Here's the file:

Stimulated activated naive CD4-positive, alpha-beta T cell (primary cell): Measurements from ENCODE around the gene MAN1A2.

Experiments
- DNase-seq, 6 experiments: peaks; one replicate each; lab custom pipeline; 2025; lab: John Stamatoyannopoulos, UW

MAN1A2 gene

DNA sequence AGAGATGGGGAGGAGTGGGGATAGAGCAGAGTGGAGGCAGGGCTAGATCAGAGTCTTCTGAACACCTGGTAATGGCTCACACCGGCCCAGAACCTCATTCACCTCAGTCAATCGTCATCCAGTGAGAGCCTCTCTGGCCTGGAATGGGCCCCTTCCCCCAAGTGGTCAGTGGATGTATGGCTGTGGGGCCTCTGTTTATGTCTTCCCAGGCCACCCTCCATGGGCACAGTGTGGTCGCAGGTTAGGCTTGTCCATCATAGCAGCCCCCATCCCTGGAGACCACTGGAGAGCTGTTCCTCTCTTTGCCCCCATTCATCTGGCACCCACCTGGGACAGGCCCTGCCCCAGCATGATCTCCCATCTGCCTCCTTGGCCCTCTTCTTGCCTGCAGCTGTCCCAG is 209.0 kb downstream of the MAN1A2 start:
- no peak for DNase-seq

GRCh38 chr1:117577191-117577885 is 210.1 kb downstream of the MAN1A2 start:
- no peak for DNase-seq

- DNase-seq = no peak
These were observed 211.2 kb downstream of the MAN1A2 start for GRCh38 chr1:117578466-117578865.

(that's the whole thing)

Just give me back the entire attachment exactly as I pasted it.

Stimulated activated naive CD4-positive, alpha-beta T cell (primary cell): Measurements from ENCODE around the gene MAN1A2.

Experiments
- DNase-seq, 6 experiments: peaks; one replicate each; lab custom pipeline; 2025; lab: John Stamatoyannopoulos, UW

MAN1A2 gene

DNA sequence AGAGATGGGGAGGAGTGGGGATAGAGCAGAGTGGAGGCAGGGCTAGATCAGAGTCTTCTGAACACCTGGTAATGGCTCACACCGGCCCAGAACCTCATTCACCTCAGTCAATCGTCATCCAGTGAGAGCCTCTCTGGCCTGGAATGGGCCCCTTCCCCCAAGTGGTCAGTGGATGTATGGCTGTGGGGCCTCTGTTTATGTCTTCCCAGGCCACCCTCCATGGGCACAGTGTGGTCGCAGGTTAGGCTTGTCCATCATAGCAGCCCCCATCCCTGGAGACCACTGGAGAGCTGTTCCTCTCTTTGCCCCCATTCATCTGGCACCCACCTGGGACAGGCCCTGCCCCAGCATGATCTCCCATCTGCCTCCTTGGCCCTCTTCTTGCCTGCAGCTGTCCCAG is 209.0 kb downstream of the MAN1A2 start:
- no peak for DNase-seq

GRCh38 chr1:117577191-117577885 is 210.1 kb downstream of the MAN1A2 start:
- no peak for DNase-seq

- DNase-seq = no peak
These were observed 211.2 kb downstream of the MAN1A2 start for GRCh38 chr1:117578466-117578865.